Home Il pensiero economico
Giorgio Lunghini | “Nel corso della sua storia l’economia, scienza che non progredisce, si è via via ridotta ad una ‘tecnica di pensiero’ che non fornisce alcun ‘risultato concreto immediatamente applicabile alla pratica.’ Fattasi teoria...
The present work reconstructs the recent debate among Stiglitz, Summers and Krugman about the origins of the American economic stagnation and discusses two elements. The first regards the birth of the Secular Stagnation theory, the second the role of aggregate demand within it.
Empirical evidences on fiscal policy and economic crisis led many mainstream economists to admit the limits of their own models. We look at Allsop and Vines’ proposal to change New Consensus model published on Oxford Review of Economic Policy and then we question if new theorical tendencies in mainstream economics are enough to afford with economic crisis.
Stimolare la domanda e gli investimenti non sempre garantisce una crescita stabile del sistema economico. Lucarelli e Romano in “Squilibrio” si servono dei preziosi contributi della teoria economica critica per spiegare la complessa dinamica...
This paper aims to provide a first conceptual framework within which to explain the phenomenon of secular stagnation, highlighting the tendency towards a "chronic excess capacity" rather than referring, as in the mainstream analysis on the topic, to a "non-temporary excess of savings on the volume of private investments". Our approach allows us to focus the role of mutual interactions between financial institutions and the real economy, as well as the power relations between the different economic actors.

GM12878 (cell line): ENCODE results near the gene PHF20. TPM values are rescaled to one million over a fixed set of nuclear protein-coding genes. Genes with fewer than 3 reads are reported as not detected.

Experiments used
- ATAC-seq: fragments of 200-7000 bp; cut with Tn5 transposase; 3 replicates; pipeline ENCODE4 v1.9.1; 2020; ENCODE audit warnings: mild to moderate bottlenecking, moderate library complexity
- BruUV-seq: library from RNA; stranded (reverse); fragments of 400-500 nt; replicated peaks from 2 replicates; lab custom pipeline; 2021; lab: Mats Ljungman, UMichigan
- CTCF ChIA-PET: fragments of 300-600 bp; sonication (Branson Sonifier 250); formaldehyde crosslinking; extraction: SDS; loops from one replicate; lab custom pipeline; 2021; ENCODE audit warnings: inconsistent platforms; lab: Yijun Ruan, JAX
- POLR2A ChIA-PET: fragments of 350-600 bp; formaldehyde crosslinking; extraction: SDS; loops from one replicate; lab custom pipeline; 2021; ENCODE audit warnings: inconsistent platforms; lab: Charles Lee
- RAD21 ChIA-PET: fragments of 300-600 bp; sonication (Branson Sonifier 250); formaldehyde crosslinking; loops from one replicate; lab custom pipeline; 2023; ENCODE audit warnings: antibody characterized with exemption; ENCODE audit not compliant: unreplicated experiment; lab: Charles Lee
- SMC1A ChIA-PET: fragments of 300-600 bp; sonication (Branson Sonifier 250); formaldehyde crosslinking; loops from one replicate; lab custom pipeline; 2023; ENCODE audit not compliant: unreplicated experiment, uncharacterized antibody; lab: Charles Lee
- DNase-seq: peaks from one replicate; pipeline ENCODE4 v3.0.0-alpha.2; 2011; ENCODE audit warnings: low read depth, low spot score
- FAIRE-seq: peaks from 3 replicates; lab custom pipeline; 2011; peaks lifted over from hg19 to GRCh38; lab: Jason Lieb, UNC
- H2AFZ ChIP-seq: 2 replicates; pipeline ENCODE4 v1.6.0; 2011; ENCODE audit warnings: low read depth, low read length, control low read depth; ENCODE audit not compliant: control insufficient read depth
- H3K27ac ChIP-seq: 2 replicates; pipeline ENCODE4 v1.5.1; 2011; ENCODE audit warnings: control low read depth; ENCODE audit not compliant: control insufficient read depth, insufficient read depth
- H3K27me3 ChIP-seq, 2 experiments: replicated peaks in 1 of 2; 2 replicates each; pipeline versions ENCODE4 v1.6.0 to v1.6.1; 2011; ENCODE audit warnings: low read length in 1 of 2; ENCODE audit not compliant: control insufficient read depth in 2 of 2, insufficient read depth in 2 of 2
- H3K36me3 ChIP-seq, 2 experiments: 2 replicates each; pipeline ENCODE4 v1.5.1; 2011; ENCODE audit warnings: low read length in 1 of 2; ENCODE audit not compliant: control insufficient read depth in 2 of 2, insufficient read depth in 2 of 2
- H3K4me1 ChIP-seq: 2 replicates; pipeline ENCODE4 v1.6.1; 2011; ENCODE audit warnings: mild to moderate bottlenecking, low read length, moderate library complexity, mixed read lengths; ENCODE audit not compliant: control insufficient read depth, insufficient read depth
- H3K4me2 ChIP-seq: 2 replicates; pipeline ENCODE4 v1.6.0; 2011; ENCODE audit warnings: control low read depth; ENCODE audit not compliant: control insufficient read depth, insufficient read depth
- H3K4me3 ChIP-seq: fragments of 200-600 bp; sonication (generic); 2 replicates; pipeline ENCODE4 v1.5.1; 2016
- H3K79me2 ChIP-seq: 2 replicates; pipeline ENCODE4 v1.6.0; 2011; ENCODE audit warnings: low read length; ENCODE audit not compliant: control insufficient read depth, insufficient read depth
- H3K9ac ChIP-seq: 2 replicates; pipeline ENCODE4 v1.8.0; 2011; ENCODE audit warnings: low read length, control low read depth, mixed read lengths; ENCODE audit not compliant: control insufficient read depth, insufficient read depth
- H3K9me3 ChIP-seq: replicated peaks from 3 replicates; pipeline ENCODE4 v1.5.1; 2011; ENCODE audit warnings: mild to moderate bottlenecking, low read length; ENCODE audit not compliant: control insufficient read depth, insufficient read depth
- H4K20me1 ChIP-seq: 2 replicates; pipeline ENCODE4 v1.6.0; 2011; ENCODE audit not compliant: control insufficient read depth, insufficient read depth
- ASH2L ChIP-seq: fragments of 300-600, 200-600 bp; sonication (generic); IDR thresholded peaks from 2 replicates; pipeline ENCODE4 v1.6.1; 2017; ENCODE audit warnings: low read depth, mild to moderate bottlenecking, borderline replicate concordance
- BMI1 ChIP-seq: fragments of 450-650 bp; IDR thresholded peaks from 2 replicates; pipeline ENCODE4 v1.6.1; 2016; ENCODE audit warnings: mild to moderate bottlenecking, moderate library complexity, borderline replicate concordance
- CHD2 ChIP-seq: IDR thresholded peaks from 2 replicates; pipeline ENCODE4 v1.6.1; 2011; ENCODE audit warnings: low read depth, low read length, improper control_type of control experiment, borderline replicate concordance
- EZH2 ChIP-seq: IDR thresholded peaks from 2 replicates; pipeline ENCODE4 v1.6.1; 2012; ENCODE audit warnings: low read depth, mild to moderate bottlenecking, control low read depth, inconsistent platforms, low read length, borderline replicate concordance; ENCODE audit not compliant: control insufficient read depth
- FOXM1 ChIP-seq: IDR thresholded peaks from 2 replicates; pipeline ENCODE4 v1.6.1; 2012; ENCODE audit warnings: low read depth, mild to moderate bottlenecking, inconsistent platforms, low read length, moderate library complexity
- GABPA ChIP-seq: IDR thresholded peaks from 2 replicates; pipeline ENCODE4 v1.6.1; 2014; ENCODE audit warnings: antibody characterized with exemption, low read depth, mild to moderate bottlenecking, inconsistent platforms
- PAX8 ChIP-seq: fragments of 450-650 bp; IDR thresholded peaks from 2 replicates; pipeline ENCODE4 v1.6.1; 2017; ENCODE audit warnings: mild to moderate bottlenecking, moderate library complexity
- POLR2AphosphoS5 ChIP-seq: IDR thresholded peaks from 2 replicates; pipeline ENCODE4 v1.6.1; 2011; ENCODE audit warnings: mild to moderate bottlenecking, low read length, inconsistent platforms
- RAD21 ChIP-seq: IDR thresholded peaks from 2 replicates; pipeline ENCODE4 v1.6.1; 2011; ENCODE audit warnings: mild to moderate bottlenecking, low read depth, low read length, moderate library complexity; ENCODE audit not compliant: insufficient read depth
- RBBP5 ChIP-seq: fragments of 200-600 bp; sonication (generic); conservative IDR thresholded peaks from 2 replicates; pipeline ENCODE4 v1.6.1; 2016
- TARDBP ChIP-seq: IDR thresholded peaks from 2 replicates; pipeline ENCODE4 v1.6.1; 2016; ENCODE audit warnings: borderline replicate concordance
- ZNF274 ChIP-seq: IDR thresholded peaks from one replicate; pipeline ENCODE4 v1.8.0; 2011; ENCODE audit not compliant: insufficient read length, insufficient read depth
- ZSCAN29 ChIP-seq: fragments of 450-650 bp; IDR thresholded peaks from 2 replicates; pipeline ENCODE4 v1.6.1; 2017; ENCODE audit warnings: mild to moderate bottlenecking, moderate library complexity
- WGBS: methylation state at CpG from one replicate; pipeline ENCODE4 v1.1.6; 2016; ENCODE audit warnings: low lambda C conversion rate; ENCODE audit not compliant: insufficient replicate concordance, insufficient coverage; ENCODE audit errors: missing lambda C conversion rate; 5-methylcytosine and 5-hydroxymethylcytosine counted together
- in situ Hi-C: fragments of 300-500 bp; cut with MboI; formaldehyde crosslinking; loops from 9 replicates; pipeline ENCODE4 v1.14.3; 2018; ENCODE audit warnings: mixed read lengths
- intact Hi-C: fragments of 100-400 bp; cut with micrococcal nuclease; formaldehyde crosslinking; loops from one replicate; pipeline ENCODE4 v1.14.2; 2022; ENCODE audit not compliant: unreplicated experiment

Emphasizing the contradictions of Hans-Werner Sinn’s ordoliberal reasoning, the article emphasizes the usefulness of the works of Schumpeter and Minsky to re-evaluate Keynes’s critique of neoclassical economics. This criticism is more relevant than ever for the definition of a social-democratic political-economic approach alternative to the German-inspired neoliberal and to the populist-liberal approaches characterizing the current European and Italian political scene.
Neoliberalism is told to be new, but it is old. It is the philosophy of the industrial revolution and – as Walter Lippmann wrote – “its task is to modify men and human behaviour, adapting them to the requirements of capitalism in all of its developments”. Today, this neoliberal political and anthropological project is hegemonic: market and competition (and creative destruction) are accepted forms of life. In particular, ordoliberalism is now ordoliberalism 2.0 and ordopopulism.